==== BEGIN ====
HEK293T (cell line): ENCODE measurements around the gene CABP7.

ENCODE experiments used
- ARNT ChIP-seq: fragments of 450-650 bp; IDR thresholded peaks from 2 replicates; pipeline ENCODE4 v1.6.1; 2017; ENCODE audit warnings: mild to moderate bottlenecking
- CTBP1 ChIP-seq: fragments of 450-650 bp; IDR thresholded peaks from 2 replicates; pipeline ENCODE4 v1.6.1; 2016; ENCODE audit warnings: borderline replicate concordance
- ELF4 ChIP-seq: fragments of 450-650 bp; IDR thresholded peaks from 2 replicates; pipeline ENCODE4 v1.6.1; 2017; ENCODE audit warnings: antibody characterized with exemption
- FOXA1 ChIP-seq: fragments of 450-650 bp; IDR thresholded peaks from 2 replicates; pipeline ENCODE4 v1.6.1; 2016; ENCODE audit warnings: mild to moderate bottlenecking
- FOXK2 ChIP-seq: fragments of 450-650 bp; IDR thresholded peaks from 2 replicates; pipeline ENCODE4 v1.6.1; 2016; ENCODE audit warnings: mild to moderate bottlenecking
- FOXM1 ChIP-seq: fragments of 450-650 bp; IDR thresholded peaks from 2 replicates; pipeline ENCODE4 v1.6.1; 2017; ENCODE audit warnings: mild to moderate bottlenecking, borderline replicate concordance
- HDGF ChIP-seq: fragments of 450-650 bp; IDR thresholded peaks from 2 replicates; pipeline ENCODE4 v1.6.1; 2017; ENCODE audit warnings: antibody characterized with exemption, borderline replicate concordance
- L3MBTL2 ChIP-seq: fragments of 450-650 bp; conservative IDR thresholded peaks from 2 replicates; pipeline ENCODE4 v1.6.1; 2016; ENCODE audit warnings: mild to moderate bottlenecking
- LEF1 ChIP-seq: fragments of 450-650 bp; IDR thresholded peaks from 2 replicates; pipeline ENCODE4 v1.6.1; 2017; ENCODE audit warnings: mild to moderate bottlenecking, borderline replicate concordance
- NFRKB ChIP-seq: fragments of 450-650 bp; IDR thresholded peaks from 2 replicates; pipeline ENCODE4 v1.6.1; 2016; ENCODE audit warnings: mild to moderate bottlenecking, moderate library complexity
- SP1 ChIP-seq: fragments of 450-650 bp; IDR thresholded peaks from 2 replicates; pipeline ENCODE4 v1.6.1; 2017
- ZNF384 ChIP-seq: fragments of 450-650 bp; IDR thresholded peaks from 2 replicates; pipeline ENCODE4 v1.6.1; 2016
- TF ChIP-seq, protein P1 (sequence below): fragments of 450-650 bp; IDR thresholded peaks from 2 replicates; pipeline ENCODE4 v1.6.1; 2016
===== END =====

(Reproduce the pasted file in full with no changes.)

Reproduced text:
HEK293T (cell line): ENCODE measurements around the gene CABP7.

ENCODE experiments used
- ARNT ChIP-seq: fragments of 450-650 bp; IDR thresholded peaks from 2 replicates; pipeline ENCODE4 v1.6.1; 2017; ENCODE audit warnings: mild to moderate bottlenecking
- CTBP1 ChIP-seq: fragments of 450-650 bp; IDR thresholded peaks from 2 replicates; pipeline ENCODE4 v1.6.1; 2016; ENCODE audit warnings: borderline replicate concordance
- ELF4 ChIP-seq: fragments of 450-650 bp; IDR thresholded peaks from 2 replicates; pipeline ENCODE4 v1.6.1; 2017; ENCODE audit warnings: antibody characterized with exemption
- FOXA1 ChIP-seq: fragments of 450-650 bp; IDR thresholded peaks from 2 replicates; pipeline ENCODE4 v1.6.1; 2016; ENCODE audit warnings: mild to moderate bottlenecking
- FOXK2 ChIP-seq: fragments of 450-650 bp; IDR thresholded peaks from 2 replicates; pipeline ENCODE4 v1.6.1; 2016; ENCODE audit warnings: mild to moderate bottlenecking
- FOXM1 ChIP-seq: fragments of 450-650 bp; IDR thresholded peaks from 2 replicates; pipeline ENCODE4 v1.6.1; 2017; ENCODE audit warnings: mild to moderate bottlenecking, borderline replicate concordance
- HDGF ChIP-seq: fragments of 450-650 bp; IDR thresholded peaks from 2 replicates; pipeline ENCODE4 v1.6.1; 2017; ENCODE audit warnings: antibody characterized with exemption, borderline replicate concordance
- L3MBTL2 ChIP-seq: fragments of 450-650 bp; conservative IDR thresholded peaks from 2 replicates; pipeline ENCODE4 v1.6.1; 2016; ENCODE audit warnings: mild to moderate bottlenecking
- LEF1 ChIP-seq: fragments of 450-650 bp; IDR thresholded peaks from 2 replicates; pipeline ENCODE4 v1.6.1; 2017; ENCODE audit warnings: mild to moderate bottlenecking, borderline replicate concordance
- NFRKB ChIP-seq: fragments of 450-650 bp; IDR thresholded peaks from 2 replicates; pipeline ENCODE4 v1.6.1; 2016; ENCODE audit warnings: mild to moderate bottlenecking, moderate library complexity
- SP1 ChIP-seq: fragments of 450-650 bp; IDR thresholded peaks from 2 replicates; pipeline ENCODE4 v1.6.1; 2017
- ZNF384 ChIP-seq: fragments of 450-650 bp; IDR thresholded peaks from 2 replicates; pipeline ENCODE4 v1.6.1; 2016
- TF ChIP-seq, protein P1 (sequence below): fragments of 450-650 bp; IDR thresholded peaks from 2 replicates; pipeline ENCODE4 v1.6.1; 2016